Brand Thinking and Other Noble Pursuits
Format: PDF / Kindle (mobi) / ePub
For those of us who grapple with these questions on a daily basis, Brand Thinking and Other Noble Pursuits elevates the discussion to the level of revelation. Each chapter is an extensive dialogue between Debbie Millman, herself a design visionary, and a different leader in the field. By asking questions deeply informed by her own expertise, Millman coaxes lucid, prescient answers from twenty-two interview subjects, among them Malcolm Gladwell, Tom Peters, Seth Godin, and godfather of modern branding Wally Olins.
This engaging and enlightening book is an unprecedented forum on the state of modern branding and how companies and consumers can best understand the behavior behind why we brand and why we buy.
she shows surprise, she gets people to move past their standard talking points. Reading the resulting conversations is like following her through the party, eavesdropping as she works the room. While a distinct optimism runs through the book, there’s also enough friction at the edges to keep it lively, and challenging. As much as the reader learns, he or she is also, finally, left to think through the numerous issues and draw original, individual conclusions. For starters, you’ll likely end up
dynamic connected in some way to our ability, need, or tendency to worship? Worship is really about the call and response for connection. In the process of worshipping God, what you are doing is establishing a connection through song or dance or prayer. What people may not recognize is that in that process, they are letting go of seeing God as an “all-powerful being.” What they are doing when they are worshipping is having a one-to-one chat, a heart-to-heart about “What’s going on with me,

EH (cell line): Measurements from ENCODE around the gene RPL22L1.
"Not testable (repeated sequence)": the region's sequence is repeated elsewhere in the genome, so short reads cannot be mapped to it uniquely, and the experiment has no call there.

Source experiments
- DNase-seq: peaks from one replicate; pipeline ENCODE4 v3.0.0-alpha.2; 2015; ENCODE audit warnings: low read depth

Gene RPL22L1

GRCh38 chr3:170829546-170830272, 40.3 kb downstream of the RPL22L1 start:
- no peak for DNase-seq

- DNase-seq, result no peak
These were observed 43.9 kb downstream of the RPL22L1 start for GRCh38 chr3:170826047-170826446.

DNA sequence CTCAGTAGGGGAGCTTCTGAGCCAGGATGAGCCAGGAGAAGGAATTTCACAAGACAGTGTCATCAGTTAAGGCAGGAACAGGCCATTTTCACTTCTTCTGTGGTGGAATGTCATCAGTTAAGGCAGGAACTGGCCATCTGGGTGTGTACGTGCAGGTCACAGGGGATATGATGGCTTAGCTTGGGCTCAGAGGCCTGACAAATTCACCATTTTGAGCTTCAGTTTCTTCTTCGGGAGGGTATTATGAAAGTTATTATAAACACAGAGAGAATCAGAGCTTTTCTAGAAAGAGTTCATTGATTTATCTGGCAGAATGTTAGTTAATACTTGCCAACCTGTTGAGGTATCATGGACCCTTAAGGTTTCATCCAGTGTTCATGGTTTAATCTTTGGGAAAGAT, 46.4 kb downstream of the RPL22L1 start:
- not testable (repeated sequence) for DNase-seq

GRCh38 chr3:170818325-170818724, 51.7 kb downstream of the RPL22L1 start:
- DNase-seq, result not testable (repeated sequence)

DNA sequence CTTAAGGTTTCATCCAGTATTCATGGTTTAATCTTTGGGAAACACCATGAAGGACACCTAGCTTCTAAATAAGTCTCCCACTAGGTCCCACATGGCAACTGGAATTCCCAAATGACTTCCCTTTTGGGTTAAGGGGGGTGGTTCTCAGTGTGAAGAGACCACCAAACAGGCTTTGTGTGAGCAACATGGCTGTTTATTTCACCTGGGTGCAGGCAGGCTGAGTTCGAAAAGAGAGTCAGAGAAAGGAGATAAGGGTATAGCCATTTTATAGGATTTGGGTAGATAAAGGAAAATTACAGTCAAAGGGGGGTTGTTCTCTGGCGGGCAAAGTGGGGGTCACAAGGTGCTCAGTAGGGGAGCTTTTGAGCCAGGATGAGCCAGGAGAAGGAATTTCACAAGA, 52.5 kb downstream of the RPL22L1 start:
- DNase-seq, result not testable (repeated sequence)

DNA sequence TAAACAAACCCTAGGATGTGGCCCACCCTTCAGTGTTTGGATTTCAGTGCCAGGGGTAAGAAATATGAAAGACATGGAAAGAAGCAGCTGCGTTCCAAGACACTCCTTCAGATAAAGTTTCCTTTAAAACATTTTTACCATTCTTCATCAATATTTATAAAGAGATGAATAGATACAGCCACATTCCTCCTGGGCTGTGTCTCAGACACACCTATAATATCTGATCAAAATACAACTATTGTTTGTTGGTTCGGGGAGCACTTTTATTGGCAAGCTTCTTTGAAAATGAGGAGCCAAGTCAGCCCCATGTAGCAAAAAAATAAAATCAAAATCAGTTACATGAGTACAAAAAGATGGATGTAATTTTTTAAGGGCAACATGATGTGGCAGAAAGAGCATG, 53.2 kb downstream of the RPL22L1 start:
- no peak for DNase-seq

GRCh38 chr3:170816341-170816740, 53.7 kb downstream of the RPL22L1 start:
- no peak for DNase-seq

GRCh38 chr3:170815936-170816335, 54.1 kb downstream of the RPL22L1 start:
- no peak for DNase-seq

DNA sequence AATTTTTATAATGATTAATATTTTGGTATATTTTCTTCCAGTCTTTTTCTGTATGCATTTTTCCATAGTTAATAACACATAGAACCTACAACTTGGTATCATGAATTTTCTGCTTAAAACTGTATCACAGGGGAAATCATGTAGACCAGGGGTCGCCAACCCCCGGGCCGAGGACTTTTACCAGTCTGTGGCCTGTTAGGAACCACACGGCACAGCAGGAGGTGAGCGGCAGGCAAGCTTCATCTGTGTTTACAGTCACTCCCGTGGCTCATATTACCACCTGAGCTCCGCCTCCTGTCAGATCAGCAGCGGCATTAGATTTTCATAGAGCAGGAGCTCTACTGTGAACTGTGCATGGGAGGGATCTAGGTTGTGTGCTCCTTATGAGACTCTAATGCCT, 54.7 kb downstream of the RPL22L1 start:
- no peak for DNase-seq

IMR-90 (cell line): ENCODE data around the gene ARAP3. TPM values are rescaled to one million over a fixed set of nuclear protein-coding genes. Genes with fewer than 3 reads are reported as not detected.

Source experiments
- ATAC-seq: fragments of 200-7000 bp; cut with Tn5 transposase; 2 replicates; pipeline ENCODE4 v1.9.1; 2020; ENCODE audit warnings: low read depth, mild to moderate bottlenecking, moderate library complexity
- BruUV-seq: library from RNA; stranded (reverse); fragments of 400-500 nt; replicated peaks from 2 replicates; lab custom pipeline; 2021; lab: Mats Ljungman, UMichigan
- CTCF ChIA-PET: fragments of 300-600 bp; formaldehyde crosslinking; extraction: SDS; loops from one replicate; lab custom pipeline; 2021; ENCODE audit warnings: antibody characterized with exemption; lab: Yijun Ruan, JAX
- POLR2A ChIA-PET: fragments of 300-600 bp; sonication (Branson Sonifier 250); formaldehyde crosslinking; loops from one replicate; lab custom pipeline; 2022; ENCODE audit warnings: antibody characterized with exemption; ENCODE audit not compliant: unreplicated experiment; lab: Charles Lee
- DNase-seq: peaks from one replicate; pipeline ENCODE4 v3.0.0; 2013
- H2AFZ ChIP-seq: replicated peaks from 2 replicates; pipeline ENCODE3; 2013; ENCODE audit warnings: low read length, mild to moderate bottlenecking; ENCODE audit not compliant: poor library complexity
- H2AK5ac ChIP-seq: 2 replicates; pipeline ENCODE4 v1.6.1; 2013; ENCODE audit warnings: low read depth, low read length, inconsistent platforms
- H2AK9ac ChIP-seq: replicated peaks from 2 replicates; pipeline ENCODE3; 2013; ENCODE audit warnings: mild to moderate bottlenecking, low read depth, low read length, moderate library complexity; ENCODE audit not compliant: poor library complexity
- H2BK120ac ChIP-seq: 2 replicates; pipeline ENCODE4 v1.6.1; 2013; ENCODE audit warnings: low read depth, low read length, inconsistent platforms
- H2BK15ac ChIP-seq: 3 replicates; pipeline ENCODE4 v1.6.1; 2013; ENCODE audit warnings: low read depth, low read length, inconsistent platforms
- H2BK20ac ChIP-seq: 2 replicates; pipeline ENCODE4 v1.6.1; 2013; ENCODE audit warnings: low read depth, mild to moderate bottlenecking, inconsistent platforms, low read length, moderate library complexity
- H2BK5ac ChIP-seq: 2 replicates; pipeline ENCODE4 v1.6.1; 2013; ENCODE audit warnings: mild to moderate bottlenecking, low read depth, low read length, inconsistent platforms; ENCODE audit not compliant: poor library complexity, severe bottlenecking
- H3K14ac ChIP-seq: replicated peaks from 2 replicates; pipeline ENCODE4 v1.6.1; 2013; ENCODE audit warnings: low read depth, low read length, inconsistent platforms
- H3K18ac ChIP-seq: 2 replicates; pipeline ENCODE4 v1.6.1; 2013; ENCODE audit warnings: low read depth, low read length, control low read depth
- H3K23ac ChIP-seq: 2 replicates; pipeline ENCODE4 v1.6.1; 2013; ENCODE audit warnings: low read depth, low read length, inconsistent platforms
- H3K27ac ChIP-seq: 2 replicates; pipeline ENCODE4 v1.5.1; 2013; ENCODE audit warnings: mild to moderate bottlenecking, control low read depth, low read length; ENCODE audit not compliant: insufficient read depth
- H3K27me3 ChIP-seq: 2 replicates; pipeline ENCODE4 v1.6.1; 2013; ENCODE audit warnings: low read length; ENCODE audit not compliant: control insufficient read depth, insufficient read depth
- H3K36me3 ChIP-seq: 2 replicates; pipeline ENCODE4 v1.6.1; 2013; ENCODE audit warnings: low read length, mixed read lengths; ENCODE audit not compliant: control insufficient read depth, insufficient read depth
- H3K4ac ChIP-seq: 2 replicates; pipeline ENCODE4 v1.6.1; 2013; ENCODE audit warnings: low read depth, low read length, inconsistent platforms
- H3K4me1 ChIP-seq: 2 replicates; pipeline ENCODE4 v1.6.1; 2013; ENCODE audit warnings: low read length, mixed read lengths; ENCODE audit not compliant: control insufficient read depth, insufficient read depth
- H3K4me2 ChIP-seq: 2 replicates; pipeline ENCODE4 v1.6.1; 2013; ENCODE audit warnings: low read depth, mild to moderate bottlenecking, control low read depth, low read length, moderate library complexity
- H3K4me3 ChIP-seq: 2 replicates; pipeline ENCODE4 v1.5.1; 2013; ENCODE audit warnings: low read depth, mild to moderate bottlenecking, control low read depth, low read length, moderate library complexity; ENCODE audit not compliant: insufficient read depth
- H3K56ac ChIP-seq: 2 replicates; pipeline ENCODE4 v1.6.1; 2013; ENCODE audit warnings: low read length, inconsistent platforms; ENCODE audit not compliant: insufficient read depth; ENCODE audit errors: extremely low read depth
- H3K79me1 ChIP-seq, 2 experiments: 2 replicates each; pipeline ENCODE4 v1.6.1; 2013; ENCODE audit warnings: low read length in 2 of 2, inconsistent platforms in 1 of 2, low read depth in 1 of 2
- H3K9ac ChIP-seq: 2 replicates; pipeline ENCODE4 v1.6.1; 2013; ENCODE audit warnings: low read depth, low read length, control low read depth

other hand, I admire it. Being a part of Nike or Starbucks is like being part of a religion. You learn all the tenets of the religion. Our job, as brand evangelists, is to gain converts to the religion. But as much as I believe in this, I also realize that no one has to have those products. You can live without them—they’re not essential to life. I’ve probed deep in my soul to see if I felt bad doing this work, but I never have. I have never felt guilty. Are you somehow disappointed that you
experiences in that way? I don’t think anyone thinks that explicitly. I do think that transactions between companies and individuals—or between brands and individuals—are in their own ways conversations. A promise can be one element of a conversation. It’s what draws people in. I think that’s why the dynamic is different when you look at this conversation after someone has bought the product or the service. I think the brand can operate in a somewhat different way then. When the brand is
“you’ve got one too, right on. You get me, I get you, and we’re not like everybody else.” But why do we feel smug? Why not joy or wonder? I think people want to feel and be seen as exclusive and special. The fewer people in the club, so to speak, the more unique you are. And if you encounter another exclusive member, you can mirror the mutuality back and forth. It’s wonderfully narcissistic. On Fridays before a varsity football game in high school, all the football players would wear their